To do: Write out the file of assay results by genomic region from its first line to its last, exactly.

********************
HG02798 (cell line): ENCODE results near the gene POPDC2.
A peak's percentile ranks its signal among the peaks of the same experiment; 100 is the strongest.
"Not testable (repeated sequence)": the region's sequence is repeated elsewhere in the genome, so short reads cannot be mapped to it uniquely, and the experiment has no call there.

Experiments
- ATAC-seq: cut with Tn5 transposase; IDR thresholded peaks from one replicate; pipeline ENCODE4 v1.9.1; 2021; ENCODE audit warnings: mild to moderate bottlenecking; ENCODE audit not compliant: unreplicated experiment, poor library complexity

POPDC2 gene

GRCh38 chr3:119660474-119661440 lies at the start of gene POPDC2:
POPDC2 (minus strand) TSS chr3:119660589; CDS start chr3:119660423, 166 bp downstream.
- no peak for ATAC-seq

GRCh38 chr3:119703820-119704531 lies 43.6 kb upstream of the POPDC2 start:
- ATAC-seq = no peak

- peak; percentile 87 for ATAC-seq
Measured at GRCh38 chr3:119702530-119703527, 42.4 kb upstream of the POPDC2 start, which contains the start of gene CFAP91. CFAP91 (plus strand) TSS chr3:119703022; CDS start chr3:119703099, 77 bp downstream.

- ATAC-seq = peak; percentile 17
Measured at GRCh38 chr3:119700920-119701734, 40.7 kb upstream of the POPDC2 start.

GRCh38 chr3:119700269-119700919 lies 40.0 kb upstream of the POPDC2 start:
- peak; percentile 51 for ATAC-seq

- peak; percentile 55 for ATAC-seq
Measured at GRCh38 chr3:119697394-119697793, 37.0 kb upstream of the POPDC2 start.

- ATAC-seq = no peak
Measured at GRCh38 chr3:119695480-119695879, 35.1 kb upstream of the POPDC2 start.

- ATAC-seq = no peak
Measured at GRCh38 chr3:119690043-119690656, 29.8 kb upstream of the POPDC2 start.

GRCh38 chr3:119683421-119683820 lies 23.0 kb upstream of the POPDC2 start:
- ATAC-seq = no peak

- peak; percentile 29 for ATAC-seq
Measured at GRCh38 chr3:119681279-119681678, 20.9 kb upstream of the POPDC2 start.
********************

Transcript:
HG02798 (cell line): ENCODE results near the gene POPDC2.
A peak's percentile ranks its signal among the peaks of the same experiment; 100 is the strongest.
"Not testable (repeated sequence)": the region's sequence is repeated elsewhere in the genome, so short reads cannot be mapped to it uniquely, and the experiment has no call there.

Experiments
- ATAC-seq: cut with Tn5 transposase; IDR thresholded peaks from one replicate; pipeline ENCODE4 v1.9.1; 2021; ENCODE audit warnings: mild to moderate bottlenecking; ENCODE audit not compliant: unreplicated experiment, poor library complexity

POPDC2 gene

GRCh38 chr3:119660474-119661440 lies at the start of gene POPDC2:
POPDC2 (minus strand) TSS chr3:119660589; CDS start chr3:119660423, 166 bp downstream.
- no peak for ATAC-seq

GRCh38 chr3:119703820-119704531 lies 43.6 kb upstream of the POPDC2 start:
- ATAC-seq = no peak

- peak; percentile 87 for ATAC-seq
Measured at GRCh38 chr3:119702530-119703527, 42.4 kb upstream of the POPDC2 start, which contains the start of gene CFAP91. CFAP91 (plus strand) TSS chr3:119703022; CDS start chr3:119703099, 77 bp downstream.

- ATAC-seq = peak; percentile 17
Measured at GRCh38 chr3:119700920-119701734, 40.7 kb upstream of the POPDC2 start.

GRCh38 chr3:119700269-119700919 lies 40.0 kb upstream of the POPDC2 start:
- peak; percentile 51 for ATAC-seq

- peak; percentile 55 for ATAC-seq
Measured at GRCh38 chr3:119697394-119697793, 37.0 kb upstream of the POPDC2 start.

- ATAC-seq = no peak
Measured at GRCh38 chr3:119695480-119695879, 35.1 kb upstream of the POPDC2 start.

- ATAC-seq = no peak
Measured at GRCh38 chr3:119690043-119690656, 29.8 kb upstream of the POPDC2 start.

GRCh38 chr3:119683421-119683820 lies 23.0 kb upstream of the POPDC2 start:
- ATAC-seq = no peak

- peak; percentile 29 for ATAC-seq
Measured at GRCh38 chr3:119681279-119681678, 20.9 kb upstream of the POPDC2 start.